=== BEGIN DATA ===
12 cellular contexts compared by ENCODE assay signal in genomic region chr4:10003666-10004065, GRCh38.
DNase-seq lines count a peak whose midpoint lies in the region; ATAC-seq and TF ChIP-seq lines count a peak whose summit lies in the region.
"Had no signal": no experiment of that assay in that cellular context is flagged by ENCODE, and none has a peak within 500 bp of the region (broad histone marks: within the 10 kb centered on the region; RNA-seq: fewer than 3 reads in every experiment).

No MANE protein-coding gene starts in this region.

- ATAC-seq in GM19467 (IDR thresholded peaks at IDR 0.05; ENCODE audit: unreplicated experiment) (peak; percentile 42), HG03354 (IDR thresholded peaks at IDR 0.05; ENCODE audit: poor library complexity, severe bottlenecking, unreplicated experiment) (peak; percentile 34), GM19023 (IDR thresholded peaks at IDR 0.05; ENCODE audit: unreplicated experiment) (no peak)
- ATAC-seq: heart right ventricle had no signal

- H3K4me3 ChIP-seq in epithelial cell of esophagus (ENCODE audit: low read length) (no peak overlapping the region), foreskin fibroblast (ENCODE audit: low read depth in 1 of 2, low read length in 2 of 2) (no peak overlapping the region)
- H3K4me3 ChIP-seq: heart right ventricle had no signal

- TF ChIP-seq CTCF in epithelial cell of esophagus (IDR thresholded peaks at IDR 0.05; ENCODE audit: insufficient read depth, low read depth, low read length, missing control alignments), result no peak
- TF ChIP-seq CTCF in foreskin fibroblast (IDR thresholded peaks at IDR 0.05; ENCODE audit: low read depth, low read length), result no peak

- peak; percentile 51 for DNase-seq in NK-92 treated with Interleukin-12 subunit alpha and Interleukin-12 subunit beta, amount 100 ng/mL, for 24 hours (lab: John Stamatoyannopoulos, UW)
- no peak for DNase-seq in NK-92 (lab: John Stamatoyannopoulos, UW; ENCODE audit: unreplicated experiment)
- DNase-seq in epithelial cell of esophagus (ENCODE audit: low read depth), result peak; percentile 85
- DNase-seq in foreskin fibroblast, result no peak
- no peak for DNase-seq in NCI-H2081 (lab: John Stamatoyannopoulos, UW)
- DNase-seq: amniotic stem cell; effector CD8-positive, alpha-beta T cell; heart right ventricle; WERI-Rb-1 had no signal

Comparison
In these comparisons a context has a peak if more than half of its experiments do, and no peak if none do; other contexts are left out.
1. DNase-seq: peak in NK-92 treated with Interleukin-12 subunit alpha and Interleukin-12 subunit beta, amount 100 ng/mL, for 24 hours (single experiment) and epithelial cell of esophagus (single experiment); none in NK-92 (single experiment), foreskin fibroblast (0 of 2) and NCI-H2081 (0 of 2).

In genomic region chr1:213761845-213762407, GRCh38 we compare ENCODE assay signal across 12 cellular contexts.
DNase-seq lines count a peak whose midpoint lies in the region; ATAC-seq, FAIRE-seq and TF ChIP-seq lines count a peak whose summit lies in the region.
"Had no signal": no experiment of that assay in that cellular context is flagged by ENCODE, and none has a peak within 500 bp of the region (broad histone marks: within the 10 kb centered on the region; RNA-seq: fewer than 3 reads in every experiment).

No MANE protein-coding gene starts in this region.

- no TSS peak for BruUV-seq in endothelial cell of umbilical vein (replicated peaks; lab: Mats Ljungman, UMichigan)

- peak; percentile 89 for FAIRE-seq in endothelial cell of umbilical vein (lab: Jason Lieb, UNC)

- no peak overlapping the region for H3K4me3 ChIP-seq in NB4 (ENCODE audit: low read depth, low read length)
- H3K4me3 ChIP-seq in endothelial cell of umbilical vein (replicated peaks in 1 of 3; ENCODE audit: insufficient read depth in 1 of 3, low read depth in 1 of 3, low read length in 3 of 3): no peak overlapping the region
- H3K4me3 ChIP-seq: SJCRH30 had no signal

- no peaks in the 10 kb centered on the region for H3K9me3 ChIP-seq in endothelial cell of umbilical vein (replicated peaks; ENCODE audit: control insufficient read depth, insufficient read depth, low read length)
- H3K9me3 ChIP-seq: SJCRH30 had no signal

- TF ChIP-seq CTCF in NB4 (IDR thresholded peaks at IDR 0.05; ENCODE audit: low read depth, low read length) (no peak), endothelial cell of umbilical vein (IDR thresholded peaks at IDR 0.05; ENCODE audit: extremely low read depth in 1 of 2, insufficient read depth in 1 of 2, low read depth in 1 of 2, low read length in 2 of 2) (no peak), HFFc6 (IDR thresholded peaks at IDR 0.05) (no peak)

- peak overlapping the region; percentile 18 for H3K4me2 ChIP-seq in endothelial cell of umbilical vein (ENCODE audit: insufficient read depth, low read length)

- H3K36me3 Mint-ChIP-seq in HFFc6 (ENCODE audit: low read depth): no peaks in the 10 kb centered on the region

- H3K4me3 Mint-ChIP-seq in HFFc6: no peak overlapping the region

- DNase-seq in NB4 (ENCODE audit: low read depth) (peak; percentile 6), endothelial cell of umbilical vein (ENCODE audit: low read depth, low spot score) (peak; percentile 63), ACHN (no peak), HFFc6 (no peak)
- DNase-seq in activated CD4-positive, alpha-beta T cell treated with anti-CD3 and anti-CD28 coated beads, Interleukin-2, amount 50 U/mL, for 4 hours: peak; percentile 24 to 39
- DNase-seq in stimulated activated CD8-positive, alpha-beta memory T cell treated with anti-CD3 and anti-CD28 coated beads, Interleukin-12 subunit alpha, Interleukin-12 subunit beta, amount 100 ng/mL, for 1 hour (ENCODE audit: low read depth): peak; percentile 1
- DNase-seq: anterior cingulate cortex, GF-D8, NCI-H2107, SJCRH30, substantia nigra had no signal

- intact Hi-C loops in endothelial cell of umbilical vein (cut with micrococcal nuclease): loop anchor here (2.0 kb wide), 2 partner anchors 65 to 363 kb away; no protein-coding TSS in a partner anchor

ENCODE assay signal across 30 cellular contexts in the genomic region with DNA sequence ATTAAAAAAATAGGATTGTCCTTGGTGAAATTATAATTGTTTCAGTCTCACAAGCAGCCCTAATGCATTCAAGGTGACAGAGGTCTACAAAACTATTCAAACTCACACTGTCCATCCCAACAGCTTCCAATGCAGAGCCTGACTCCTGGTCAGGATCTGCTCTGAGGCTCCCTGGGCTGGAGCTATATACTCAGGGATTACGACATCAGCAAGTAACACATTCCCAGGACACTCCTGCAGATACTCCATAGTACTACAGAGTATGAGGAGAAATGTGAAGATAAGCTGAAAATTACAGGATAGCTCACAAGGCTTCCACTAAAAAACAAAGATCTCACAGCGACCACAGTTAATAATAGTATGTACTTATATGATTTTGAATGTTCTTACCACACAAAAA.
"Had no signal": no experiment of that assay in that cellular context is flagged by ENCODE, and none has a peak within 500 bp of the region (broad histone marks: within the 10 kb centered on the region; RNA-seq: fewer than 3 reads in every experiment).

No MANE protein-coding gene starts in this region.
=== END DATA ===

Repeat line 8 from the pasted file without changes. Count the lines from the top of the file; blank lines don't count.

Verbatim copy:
- H3K4me3 ChIP-seq: heart right ventricle had no signal